4. Supports the pattern established in the Plat for the City of Zion where Temples are located at the center. In the Old Testament we read that the Lord "…will set [His] sanctuary in the midst of them for evermore…And the heathen shall know that I the Lord do sanctify Israel, when my sanctuary shall be in the midst of them for evermore." (Ezekiel 37:26,28) The word midst means "the interior or central part or point: MIDDLE." Even in Jerusalem, the Temple was able to exist in the profane city, being in, but not of the world, through a series of thresholds separating the two spheres of existence.
5. Less land needed. A smaller lot size can be purchased in the center helping to offset the higher land costs of building in the city. Building at the edge offers the allurement of cheap land, but there are other costs. Out on the edge you need an enormous landscape of parking for vehicles since there will be very few other options to travel to the Temple. At the center of the city, you may not need parking at all, ideally being able to rely on an adjacent parking garage.
6. More people in the community will see and visit the Temple. This will allow the Temple to have a greater influence on the community as well as fostering a more open relationship with people in the community. The act of putting a Temple at the center of the community shows them our desire to integrate, contribute, and be involved, rather than remain isolated at the perimeter. The closer to the city center, the more likely it will be used and recognized as an asset to the community. People would respond more favorably if we were seen as one of them. Our role would move from a fringe group on the outside of society and culture to one of acceptance, understanding, and tolerance right at the heart of the action. Just as no one will respond to the message of the Gospel until they know you care and are a friend, people need to see our Temples as a friend to them in the community. When more people can see and touch and feel our Temples, even if only from the outside, the presence of it in the city will help them open up more to us.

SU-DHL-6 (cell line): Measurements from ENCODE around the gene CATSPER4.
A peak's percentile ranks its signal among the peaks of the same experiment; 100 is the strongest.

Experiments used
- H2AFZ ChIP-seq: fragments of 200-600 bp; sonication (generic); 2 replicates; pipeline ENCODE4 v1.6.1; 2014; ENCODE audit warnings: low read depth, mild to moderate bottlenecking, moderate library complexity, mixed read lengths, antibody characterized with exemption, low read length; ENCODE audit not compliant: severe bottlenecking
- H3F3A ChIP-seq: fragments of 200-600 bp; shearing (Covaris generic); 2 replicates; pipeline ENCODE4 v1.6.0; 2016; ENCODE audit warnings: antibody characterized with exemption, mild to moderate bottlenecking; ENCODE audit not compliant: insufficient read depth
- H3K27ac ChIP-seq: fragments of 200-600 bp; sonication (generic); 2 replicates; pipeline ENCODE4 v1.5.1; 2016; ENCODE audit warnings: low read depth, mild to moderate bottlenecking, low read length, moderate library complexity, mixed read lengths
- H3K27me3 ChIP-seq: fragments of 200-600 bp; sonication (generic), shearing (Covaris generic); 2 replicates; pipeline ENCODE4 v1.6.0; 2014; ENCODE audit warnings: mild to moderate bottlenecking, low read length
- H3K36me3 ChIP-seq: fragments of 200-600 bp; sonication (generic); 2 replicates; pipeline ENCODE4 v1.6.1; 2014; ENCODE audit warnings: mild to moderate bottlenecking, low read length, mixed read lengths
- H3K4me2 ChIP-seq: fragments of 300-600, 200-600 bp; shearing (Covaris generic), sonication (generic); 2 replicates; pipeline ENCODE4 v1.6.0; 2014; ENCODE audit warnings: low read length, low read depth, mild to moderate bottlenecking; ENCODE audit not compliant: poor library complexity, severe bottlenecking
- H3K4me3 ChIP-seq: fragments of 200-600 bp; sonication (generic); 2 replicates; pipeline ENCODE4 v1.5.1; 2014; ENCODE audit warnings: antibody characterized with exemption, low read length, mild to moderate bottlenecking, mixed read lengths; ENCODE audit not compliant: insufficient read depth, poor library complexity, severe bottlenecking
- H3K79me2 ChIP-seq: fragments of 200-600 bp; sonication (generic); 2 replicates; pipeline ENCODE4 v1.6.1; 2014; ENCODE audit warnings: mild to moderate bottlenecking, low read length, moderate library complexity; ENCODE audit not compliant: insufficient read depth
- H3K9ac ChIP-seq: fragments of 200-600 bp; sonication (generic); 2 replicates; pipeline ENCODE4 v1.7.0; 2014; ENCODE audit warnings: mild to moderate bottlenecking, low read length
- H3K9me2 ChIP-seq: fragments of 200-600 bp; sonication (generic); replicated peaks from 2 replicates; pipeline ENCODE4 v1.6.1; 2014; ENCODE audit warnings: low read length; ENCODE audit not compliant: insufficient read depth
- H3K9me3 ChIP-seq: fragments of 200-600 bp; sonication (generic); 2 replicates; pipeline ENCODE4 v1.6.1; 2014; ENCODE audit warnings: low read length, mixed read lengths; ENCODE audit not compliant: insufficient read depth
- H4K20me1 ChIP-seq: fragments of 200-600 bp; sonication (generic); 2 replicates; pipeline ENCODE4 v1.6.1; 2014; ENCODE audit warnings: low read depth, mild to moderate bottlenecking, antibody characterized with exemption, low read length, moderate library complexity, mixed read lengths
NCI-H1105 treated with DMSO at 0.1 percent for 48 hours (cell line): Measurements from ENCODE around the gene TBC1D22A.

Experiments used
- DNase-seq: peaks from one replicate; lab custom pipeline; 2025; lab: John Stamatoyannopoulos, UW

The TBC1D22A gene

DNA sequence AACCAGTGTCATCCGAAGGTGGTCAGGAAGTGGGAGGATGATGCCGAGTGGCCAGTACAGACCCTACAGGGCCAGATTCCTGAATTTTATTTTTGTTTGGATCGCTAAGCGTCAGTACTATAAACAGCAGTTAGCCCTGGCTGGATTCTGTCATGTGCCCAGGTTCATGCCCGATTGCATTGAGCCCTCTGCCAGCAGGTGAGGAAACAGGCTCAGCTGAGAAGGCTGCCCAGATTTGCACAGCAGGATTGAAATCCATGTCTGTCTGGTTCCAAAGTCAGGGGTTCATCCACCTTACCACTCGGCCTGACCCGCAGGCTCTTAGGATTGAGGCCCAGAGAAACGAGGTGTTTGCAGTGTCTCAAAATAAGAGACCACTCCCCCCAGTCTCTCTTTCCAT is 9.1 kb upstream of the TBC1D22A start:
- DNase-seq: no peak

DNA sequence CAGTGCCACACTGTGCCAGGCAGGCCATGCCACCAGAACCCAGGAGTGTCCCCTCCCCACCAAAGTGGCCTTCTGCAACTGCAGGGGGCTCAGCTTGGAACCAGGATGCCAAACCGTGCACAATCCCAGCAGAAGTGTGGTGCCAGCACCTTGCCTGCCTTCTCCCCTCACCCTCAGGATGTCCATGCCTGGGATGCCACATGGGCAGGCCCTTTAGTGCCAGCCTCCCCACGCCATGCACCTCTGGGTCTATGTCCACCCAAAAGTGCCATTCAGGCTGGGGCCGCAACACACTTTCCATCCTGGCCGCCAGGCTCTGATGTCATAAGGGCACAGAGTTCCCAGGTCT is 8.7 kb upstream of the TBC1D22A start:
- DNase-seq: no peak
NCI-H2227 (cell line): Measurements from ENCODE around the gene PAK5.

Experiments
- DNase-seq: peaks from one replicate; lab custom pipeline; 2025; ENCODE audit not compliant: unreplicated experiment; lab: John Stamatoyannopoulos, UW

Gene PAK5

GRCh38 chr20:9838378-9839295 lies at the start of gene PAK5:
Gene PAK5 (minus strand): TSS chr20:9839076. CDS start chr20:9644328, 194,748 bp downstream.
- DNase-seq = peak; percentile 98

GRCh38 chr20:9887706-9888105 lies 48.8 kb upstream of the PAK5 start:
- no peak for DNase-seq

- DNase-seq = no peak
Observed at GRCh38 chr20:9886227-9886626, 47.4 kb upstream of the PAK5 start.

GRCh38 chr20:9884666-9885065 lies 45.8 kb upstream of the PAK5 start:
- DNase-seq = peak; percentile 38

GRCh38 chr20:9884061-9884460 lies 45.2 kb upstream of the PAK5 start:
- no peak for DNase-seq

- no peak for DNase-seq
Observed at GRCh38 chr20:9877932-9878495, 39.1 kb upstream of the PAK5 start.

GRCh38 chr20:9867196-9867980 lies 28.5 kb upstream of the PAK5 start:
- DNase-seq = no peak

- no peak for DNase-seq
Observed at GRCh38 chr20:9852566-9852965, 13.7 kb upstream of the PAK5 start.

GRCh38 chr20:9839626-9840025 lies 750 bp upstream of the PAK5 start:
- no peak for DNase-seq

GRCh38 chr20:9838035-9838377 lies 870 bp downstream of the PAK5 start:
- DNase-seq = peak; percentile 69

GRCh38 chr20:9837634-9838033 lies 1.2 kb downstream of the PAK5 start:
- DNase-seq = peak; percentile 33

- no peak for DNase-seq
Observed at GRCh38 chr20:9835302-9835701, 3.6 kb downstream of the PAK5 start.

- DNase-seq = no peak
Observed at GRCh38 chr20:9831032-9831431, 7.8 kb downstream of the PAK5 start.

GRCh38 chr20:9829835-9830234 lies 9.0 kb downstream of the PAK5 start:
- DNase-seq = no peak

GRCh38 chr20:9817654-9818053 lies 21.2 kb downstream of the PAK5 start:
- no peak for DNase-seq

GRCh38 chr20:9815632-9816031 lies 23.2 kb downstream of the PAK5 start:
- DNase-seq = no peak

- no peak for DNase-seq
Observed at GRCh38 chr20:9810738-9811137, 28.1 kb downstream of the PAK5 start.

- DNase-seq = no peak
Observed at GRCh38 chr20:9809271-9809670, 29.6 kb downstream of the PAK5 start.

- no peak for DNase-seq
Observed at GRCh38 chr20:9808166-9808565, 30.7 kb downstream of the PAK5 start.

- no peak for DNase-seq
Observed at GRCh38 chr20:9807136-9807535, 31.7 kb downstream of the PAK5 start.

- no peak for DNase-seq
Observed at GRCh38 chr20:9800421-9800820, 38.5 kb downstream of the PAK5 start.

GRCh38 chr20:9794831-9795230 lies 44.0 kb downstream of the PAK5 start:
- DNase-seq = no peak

Redlands California Temple Aerial (red area is Temple)
These concepts will help fulfill President Hinckley’s goal of bringing the Temples to the people. After the bulk of his Temple-building had been completed, Hinckley stated, "…we are not satisfied. We will keep on working to bring the temples to the people, making it more convenient for Latter-day Saints everywhere to receive the blessings which can only be had in these holy houses." (The Work Goes On Apr 2001 Gen Conf) Placing the Temples at the center rather than the edge will help make the Temples of the Church more accessible for all and readily available to the people, as well as being better for the environment and increasing our presence in the communities in which we live.
Albuquerque New Mexico Temple
Albuquerque New Mexico Aerial (red area is Temple)
Albuquerque New Mexico Aerial (red dot is Temple)
Amazing Sites used to gather data for this post:
LDS Church Temples
Live Search Maps
"Well, I'd say the Church has gone as far as it can in putting temples closer to the Saints."
Kent Christensen in Sunstone Issue 97 Dec 1994